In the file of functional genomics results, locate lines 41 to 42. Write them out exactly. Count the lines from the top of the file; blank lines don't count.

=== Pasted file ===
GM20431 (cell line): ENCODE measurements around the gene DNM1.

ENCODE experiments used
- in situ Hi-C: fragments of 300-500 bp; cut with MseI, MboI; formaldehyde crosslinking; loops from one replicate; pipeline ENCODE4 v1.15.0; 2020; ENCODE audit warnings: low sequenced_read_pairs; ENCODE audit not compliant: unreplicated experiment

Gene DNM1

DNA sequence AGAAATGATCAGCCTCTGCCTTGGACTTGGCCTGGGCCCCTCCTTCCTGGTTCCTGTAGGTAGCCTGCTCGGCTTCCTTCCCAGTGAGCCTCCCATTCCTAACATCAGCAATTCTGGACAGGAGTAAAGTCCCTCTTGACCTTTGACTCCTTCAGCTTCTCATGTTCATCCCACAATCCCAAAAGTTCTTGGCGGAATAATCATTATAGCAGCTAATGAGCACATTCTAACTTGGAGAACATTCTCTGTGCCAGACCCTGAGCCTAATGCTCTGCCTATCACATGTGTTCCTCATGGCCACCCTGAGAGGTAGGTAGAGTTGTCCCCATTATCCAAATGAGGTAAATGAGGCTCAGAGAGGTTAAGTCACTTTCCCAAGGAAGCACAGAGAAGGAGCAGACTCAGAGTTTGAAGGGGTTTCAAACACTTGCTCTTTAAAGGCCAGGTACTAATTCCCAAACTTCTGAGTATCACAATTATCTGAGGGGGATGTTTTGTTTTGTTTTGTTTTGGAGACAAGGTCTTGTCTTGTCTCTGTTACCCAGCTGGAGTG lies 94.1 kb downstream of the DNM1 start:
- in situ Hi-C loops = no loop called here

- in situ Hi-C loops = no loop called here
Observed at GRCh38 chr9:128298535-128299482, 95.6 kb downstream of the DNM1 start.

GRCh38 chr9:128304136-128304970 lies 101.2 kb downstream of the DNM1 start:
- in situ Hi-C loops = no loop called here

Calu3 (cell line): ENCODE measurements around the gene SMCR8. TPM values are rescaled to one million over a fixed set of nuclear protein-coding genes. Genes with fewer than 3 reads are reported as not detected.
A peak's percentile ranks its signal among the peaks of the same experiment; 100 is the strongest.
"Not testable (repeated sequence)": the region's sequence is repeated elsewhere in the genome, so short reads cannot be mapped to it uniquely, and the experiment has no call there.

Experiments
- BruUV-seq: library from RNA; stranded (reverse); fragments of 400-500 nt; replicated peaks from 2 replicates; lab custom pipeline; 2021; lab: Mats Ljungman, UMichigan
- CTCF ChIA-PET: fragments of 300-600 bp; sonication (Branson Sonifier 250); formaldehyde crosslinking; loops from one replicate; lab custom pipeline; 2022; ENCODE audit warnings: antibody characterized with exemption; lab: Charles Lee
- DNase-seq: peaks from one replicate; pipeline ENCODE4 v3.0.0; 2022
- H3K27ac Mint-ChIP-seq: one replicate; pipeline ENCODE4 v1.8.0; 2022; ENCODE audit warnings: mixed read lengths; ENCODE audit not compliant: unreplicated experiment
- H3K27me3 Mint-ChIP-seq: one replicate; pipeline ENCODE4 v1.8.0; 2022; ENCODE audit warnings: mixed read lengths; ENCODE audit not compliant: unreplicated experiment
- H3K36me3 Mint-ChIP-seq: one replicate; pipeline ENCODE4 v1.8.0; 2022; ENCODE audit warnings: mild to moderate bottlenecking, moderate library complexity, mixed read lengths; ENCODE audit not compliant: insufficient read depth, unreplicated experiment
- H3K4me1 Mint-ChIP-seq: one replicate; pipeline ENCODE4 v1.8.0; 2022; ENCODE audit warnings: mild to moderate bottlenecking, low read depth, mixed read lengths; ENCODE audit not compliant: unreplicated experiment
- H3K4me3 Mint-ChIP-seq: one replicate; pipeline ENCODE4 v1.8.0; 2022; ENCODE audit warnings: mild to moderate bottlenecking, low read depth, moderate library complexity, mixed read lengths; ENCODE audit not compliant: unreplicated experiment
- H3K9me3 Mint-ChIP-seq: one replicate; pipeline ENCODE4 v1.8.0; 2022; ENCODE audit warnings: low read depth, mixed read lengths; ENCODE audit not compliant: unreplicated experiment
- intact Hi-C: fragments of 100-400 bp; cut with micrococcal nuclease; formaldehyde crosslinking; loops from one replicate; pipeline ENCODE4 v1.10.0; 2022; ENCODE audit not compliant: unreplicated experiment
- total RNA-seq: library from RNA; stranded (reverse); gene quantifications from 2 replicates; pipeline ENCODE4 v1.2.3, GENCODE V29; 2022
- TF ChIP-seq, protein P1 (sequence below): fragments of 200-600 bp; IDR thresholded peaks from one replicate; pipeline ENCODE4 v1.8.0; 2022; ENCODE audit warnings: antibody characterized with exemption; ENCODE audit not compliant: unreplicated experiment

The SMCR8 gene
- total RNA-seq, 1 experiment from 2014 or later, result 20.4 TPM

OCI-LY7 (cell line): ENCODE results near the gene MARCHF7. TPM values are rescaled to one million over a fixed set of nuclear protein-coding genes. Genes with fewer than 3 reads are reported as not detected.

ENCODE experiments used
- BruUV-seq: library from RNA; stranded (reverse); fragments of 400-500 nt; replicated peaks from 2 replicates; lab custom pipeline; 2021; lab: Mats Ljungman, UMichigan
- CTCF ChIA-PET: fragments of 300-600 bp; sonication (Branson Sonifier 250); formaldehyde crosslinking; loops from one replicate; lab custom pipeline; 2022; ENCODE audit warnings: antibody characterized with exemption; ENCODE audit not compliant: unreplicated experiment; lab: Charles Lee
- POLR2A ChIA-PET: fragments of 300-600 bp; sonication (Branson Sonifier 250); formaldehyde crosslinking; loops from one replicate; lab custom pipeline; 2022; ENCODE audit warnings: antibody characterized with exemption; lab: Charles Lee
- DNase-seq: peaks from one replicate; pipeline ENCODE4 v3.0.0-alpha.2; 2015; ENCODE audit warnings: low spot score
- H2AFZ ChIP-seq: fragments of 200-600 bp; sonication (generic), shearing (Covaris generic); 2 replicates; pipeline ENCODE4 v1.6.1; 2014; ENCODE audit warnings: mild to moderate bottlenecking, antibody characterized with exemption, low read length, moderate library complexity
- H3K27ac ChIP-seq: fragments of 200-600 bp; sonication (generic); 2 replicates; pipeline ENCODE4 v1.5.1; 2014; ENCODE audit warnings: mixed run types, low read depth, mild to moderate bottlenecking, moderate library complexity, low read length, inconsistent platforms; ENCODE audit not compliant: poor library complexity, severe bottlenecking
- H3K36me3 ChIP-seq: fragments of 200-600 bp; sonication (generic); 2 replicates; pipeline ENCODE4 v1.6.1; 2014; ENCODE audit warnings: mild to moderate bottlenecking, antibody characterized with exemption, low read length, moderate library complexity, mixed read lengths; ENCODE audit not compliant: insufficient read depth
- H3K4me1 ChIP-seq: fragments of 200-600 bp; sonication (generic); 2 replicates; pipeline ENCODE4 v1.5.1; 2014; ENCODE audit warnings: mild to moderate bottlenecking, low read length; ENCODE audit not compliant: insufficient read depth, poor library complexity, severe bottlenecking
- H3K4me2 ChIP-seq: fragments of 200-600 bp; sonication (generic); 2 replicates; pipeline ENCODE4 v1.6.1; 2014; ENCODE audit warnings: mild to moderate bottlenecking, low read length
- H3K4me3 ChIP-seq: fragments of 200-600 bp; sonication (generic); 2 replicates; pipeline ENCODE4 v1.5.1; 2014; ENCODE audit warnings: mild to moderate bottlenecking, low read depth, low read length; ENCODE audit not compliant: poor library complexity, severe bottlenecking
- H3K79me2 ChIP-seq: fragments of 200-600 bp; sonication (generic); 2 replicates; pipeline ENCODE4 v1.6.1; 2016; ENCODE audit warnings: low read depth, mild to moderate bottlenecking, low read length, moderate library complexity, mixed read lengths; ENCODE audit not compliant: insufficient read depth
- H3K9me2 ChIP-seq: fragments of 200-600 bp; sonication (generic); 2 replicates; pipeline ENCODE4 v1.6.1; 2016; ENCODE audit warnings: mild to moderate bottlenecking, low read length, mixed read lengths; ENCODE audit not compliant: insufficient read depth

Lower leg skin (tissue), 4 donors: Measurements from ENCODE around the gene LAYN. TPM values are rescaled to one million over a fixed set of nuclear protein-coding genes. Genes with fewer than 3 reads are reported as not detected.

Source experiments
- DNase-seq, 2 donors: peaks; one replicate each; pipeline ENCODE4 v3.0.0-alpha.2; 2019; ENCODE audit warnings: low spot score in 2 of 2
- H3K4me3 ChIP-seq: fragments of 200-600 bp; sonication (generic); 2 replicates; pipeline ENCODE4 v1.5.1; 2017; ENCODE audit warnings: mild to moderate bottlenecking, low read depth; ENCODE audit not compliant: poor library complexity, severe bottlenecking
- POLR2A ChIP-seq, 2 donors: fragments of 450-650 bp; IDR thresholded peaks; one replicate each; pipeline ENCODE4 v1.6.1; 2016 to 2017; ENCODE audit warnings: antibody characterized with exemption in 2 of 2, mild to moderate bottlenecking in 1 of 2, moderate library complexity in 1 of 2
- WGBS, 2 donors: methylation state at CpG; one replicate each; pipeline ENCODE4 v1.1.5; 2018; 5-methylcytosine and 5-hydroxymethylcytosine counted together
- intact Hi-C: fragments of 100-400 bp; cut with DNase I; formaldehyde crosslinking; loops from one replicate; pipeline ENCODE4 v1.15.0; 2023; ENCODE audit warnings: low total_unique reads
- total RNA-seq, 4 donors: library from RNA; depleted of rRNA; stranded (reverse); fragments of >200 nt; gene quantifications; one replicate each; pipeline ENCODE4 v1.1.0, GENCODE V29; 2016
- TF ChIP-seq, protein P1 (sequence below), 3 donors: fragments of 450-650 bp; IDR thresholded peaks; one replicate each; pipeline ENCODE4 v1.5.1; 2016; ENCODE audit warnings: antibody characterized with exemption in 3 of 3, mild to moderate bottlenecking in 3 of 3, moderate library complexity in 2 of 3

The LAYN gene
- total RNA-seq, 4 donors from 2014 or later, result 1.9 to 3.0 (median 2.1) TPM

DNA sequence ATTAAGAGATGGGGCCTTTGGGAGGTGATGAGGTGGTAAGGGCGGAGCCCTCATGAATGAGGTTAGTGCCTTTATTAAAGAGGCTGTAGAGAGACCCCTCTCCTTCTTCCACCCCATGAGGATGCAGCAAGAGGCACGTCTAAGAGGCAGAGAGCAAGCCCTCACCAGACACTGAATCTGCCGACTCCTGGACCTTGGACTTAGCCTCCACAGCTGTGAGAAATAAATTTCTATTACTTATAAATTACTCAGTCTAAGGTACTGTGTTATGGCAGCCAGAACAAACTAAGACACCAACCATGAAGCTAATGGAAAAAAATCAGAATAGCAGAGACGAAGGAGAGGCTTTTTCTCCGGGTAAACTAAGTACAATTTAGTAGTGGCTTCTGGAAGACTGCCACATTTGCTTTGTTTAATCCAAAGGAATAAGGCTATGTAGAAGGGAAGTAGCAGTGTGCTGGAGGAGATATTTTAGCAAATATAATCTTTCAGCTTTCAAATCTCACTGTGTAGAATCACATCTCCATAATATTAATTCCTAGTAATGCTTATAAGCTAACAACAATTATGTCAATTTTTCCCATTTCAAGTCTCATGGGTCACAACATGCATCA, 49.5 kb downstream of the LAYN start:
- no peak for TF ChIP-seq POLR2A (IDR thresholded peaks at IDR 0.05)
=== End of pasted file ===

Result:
- H3K79me2 ChIP-seq: fragments of 200-600 bp; sonication (generic); 2 replicates; pipeline ENCODE4 v1.6.1; 2016; ENCODE audit warnings: low read depth, mild to moderate bottlenecking, low read length, moderate library complexity, mixed read lengths; ENCODE audit not compliant: insufficient read depth
- H3K9me2 ChIP-seq: fragments of 200-600 bp; sonication (generic); 2 replicates; pipeline ENCODE4 v1.6.1; 2016; ENCODE audit warnings: mild to moderate bottlenecking, low read length, mixed read lengths; ENCODE audit not compliant: insufficient read depth